Sunday, May 15, 2016

How do you solve a problem like Bank Street?

Rode home from dinner with friends tonight from the Gabriel's Pizza at Bank and Hunt Club. It went like this:

Coming out of Gabriel's, kicking a leg over the bike, getting the last bit of chatting in with my friends, I watched a guy lean on the horn for something like 10 seconds behind another driver who was waiting at a red light to exit the parking lot. My friends and I looked at each other, baffled. The cars were both in a separate lane which only had the option of going straight through, or left. The light was clearly and obviously red. The driver in back was clearly very, very angry that the driver ahead of him wasn't turning left through the red light.

This is an encouraging thing to watch, when you're about to head out of the parking lot, across six lanes of road, and turn left to head down Bank with a right-turn lane on your right. On a bicycle.

Once I'd left the parking lot, I continued on Bank, past South Keys Mall on my left. At this point, Bank is two or three lanes wide, depending on the turn lanes, which come and go. The posted speed limit is 50 km/h.

The posted speed limit is a joke. This road was, until 18 years ago, Ontario Highway 31.

Past Johnston, I get to take the bridge over the train tracks. Fun! These train tracks cut across the north end of Gloucester-Southgate Ward, slashing a line of blankness through the roadmaps, cutting off one community from the other and leaving a wasteland between them of abandoned ravine, unused "park," empty lots, a drainage lagoon, hydro towers, and some industrial buildings. Oh, and the paved desolation of the Greenboro Park-n-Ride.


You see that one road, just about in the middle of the image? You see how it goes right up to the tracks, stops, then starts again just south of the tracks? That's Albion. That road is the sign and emblem of the whole severed, truncated, isolated neighbourhood. Mon pays, c'est that road.

The bridge has lousy pavement and the added spice of knowing that cars might come flying over the crest without seeing - or expecting - a cyclist. Is my taillight working? Is it bright enough? Should I have more taillights? Can they even see me? Speeds here, as further south on Bank, are usually much higher than the posted 50 km/h limit.

On the other side of the bridge, I can duck right on Kitchener Ave, and after that things are pretty calm. And then I'm home.

Traveling north/south in this city, by bike, is orders of magnitude nastier than traveling east/west. The city's mostly strung east to west along the Ottawa River: that might be it. There's also the uncomfortable truth that the south end of Ottawa - particularly Herongate/Alta Vista/Ledbury, the neighbourhood I'm getting increasingly militant about calling mine - is economically disadvantaged, with a high proportion of minorities and new immigrants. But Bank Street is the major north/south road in the city of Ottawa. And sooner or later, if you live near it, you have to deal with it. In my area, that means if you want to go to South Keys Mall, or the Greenboro Community Centre, or to visit a friend in the South Keys neighbourhood, there is no reasonable way to get there without taking Bank Street, whether you're in a car, on a bike, or on foot. Ditto if you want to go north, toward downtown.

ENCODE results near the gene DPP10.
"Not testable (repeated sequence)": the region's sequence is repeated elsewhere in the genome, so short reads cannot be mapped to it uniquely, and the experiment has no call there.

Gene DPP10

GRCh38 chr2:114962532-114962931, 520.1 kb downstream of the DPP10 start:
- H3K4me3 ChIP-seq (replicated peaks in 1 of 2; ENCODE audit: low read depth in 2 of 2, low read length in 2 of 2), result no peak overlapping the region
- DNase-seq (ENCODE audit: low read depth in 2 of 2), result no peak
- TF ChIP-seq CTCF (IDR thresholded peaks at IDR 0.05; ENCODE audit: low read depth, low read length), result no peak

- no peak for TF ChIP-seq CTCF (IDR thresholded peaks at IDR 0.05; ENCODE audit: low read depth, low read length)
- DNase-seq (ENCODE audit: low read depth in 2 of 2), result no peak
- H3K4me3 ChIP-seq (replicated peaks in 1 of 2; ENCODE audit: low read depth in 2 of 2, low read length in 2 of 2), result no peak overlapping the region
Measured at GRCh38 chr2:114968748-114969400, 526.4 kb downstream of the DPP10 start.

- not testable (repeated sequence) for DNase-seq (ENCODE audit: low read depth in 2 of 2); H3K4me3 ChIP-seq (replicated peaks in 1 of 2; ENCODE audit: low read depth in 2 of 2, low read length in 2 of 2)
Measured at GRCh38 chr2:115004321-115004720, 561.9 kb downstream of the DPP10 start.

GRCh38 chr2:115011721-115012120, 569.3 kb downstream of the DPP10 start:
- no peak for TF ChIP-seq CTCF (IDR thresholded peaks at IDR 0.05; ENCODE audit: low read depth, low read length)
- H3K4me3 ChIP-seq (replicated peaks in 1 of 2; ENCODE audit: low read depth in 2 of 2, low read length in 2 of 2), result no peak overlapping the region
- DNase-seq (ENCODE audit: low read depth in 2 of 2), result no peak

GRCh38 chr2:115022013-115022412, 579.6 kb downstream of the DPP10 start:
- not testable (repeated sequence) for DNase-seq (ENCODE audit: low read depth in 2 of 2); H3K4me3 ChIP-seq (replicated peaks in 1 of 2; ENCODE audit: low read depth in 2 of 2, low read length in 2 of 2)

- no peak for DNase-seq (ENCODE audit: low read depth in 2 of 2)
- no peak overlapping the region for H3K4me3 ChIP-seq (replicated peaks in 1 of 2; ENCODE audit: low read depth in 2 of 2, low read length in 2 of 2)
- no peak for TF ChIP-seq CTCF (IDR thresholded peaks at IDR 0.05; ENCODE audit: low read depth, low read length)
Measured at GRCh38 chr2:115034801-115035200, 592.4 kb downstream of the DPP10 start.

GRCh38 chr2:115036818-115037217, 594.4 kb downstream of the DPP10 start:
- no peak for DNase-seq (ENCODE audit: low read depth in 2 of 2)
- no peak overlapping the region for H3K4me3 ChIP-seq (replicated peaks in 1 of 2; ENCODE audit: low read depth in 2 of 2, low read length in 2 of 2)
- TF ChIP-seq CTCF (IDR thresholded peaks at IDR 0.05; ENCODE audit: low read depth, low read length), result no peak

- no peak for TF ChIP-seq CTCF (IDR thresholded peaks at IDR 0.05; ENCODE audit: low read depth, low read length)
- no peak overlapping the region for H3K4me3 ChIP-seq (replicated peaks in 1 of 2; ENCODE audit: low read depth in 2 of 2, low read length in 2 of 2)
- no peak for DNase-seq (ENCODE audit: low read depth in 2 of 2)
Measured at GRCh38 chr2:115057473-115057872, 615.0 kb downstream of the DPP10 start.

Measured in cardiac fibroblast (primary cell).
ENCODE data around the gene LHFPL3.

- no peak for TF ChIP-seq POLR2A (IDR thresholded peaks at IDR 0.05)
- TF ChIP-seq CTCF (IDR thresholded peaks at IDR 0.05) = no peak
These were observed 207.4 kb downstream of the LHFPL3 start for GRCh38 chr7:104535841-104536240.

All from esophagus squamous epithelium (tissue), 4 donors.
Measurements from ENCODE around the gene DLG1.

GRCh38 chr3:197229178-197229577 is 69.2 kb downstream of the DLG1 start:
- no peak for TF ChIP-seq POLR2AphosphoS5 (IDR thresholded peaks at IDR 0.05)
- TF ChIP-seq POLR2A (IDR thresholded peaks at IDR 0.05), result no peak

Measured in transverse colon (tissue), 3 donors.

And Bank Street is a highway. It's Ottawa Route 31. Formerly (until 1998) Ontario Highway 31. You can dress it up with 50 km/h speed limit signs but face it: it was designed for 70-80 km/h and it feels downright silly to try and drive down this sweeping, six-lane thoroughfare at 50 or even 60 km/h. You really can't expect people to go that speed on a wide, multilane road past big-box stores, sound barrier walls, car dealerships, and park-n-rides.

So what do you do? You take bikes (and pedestrians) off it. If you can't make your main north-south artery - for the whole city - reasonably safe for cyclists and pedestrians, then they shouldn't be forced to use it. Nothing that comes with a little shield with a number on it on the road maps should be considered acceptable for bicycles. Build a parallel bike track.

Or, if your bike track is too hard to build onto your train bridges and overpasses, find other routes nearby that connect the same key nodes. In this case, Albion. (Remember Albion? Up there in the image? Hi, Albion!)

What we need is a pedestrian and bike bridge connecting the north and south stubs of Albion Road. This is my route to a friend's place in South Keys, as it stands:

That huge diversion over to the west, onto a former highway, and then back (via a left-hand turn across three lanes that puts my heart in my mouth, by the way) could be cut out entirely by a pedestrian/bike bridge on Albion, over the tracks. 

I'd be able to just go straight across on Albion, without that big U-bend in my trip. I wouldn't be trying to "share the road" with 80 km/h cars. Pedestrians could get from one side of the tracks to the other without walking the laughably narrow sidewalks over the bridge with trucks thundering past. The parkland on either side of Albion might actually get developed into something other than an overgrown and underused ravine full of vines and blown-in garbage. 

And one more connection between neighbourhoods, in an area sadly full of isolated and cut-off neighbourhoods with roaring car-dominated streets between them, would be made. 

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